PCI Performance Feedback Faces Disinterest, Disengagement, and Distrust

Collaborative, group case-based discussions would be more welcome than numbers on spreadsheets, some say.

PCI Performance Feedback Faces Disinterest, Disengagement, and Distrust

Despite using quality measures to benchmark their practice and compare themselves with others in their field, interventional cardiologists do not necessarily feel that the information helps them improve their practice, according to a new survey.

“We heard over and over that people would look at these reports, but then the question became, what next? How do I learn to be better? How do I find out other ways of doing things and how do I improve my performance on these quality measures?” said the survey’s senior author Jacob A. Doll, MD (VA Puget Sound Health Care System, Seattle, WA). “We also found that some of our respondents don't use the quality measures at all and said they didn't trust them to really assess their practice.”

Doll emphasized to TCTMD that the majority of respondents were supportive of quality measures in general, and all indicated that PCI performance at their institution was assessed by a variety of benchmarks, including mortality, readmission, radiation utilization, bleeding rates, and arterial access- site rates, among others.

“We were fortunate enough to recruit people at all different phases in their practice, and I will say that the early-career people seemed to be much more engaged and actively seeking out feedback,” he added. “Often these junior members felt that some of the senior members of their groups were not interested in receiving feedback from them.”

Several experienced operators, Doll noted, “said outright that they don't want feedback from some young, new operator who hasn't done 10,000 PCIs.” Another quote included in the paper backs up that sense of distrust that some operators feel, with the individual saying: “I personally think probably 80% of the people I’m surrounded by are not qualified to give feedback, because we have a lot of very, very low-volume, low-acuity, part-time operators.”

Praise for Case-Based Discussions

The survey, published online ahead of print in the American Heart Journal, with lead author Krishna M. Prabhu, MD (University of Washington, Seattle), included 20 interventional cardiologists who had been in practice for an average of 5 years or more, ranging from 1 to 35 years. They were mostly male (85%) and practiced in private, academic, or Veterans Affairs settings; all reported performing at least 60 PCIs per year. Four respondents were in leadership positions in their cath lab or hospital.

One thing that the survey respondents reported as being important to them in terms of feedback was the source and context. Some said in-person discussions about performance measures with leadership, senior colleagues, or their full clinical group were more impactful than the reporting of feedback alone, especially when they were linked to improvement goals for the group. Others were critical of their hospitals’ systems for quality measurement and reporting.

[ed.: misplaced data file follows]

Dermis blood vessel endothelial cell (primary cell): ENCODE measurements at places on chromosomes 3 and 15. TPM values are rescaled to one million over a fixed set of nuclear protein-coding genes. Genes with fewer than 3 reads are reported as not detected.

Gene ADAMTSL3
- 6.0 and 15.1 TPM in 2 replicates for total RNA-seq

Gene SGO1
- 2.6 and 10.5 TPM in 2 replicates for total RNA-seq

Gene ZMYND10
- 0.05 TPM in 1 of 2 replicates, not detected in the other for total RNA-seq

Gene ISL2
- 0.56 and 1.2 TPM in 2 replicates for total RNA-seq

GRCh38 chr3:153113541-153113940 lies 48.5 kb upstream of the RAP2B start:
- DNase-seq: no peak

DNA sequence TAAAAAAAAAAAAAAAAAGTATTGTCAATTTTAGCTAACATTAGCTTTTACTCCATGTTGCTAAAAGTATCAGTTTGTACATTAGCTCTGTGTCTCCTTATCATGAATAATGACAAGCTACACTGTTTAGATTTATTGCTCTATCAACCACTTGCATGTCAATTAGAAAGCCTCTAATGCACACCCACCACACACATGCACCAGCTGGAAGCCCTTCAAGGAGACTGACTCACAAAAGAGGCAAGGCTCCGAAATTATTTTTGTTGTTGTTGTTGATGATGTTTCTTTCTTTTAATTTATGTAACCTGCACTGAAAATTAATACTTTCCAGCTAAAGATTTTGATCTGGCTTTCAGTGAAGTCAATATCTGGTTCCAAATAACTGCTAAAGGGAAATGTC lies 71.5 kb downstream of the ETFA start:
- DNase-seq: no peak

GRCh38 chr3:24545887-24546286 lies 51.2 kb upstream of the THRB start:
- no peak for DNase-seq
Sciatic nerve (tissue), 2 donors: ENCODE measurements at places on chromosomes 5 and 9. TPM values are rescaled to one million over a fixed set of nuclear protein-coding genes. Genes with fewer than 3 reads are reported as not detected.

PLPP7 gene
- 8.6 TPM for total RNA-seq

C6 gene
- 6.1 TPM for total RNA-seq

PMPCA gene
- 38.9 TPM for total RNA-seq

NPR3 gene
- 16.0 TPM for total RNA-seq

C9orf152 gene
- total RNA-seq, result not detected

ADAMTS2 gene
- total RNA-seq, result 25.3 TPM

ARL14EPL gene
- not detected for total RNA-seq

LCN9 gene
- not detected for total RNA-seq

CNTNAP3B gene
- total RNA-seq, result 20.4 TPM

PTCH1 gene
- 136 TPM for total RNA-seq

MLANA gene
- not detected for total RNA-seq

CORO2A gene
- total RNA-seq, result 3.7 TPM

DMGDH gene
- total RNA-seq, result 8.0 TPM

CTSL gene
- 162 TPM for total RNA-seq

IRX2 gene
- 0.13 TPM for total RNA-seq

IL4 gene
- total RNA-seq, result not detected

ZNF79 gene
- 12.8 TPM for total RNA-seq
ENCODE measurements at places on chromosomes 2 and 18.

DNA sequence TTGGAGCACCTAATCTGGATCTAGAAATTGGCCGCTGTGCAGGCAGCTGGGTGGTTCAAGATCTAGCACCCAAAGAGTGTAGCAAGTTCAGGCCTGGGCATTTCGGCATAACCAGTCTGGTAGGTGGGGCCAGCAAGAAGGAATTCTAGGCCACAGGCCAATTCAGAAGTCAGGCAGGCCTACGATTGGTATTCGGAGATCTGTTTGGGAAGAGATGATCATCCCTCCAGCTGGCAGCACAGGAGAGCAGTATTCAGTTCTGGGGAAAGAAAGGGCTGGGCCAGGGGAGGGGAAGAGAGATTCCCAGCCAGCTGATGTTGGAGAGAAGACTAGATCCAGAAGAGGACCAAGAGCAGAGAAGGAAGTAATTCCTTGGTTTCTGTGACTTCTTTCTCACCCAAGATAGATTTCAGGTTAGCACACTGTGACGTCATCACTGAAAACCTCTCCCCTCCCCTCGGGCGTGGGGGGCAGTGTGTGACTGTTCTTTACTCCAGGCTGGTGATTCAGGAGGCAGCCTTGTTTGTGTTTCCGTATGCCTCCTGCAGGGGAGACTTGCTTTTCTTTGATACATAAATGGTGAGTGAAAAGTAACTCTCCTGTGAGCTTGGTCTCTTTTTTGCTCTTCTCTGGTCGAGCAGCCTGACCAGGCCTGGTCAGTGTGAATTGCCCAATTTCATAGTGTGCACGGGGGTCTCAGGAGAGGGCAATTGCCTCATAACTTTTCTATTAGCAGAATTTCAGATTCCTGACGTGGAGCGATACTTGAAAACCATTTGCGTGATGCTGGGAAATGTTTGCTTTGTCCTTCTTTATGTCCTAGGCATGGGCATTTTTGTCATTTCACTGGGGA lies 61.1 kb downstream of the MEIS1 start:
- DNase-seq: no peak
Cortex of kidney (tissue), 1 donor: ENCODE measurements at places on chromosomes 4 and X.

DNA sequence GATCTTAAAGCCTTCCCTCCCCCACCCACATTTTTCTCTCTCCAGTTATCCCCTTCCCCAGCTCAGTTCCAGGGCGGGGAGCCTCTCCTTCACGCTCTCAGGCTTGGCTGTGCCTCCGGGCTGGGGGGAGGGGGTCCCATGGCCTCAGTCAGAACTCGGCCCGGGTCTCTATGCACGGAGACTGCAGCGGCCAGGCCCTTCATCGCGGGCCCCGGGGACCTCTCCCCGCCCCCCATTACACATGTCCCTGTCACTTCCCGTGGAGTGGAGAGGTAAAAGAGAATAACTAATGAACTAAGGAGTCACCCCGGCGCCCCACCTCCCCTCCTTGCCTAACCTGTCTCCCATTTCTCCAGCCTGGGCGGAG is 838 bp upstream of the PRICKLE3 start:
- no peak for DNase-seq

It really has to be an intentional and group-based effort. Jacob Doll

According to Doll, those who took the survey frequently expressed that the culture and leadership of an institution are important when it comes to motivating operators to improve and to stay patient-focused, as well as to promoting respectful feedback and avoiding situations where staff might become defensive.

“We have individuals who describe structures within their cath lab that really encourage people to collaborate; things like case conferences, heart team conferences, morbidity and mortality conferences that are attended by everyone, and everyone presents their own cases and takes feedback from everybody,” he explained.

At least one respondent admitted that while that type of collaboration sounded great, setting it up seemed like “an intangible” that was out of reach. Doll said responses like that give some clues about how to improve things moving forward. One approach might be setting up regional or national consortia where operators can share experiences, post cases, and get feedback on their cases from others outside of their institution.

“In fact, for some people who may be an independent operator and have a very small group, or who may be the only one who does the procedure in their hospital, there may not be an obvious person for them to get feedback from, so creating these larger communities could be really valuable,” he added. “One of the main points of this paper, and why we wanted to do the study, is to raise awareness that these things are important. It's not just about presenting quality measures in a spreadsheet once a quarter and then seeing what happens. It really has to be an intentional and group-based effort.”

  • The study was funded by the Locke Charitable Trust Fund and a VA Career Development Award.
  • Prabhu and Doll report no relevant conflicts of interest.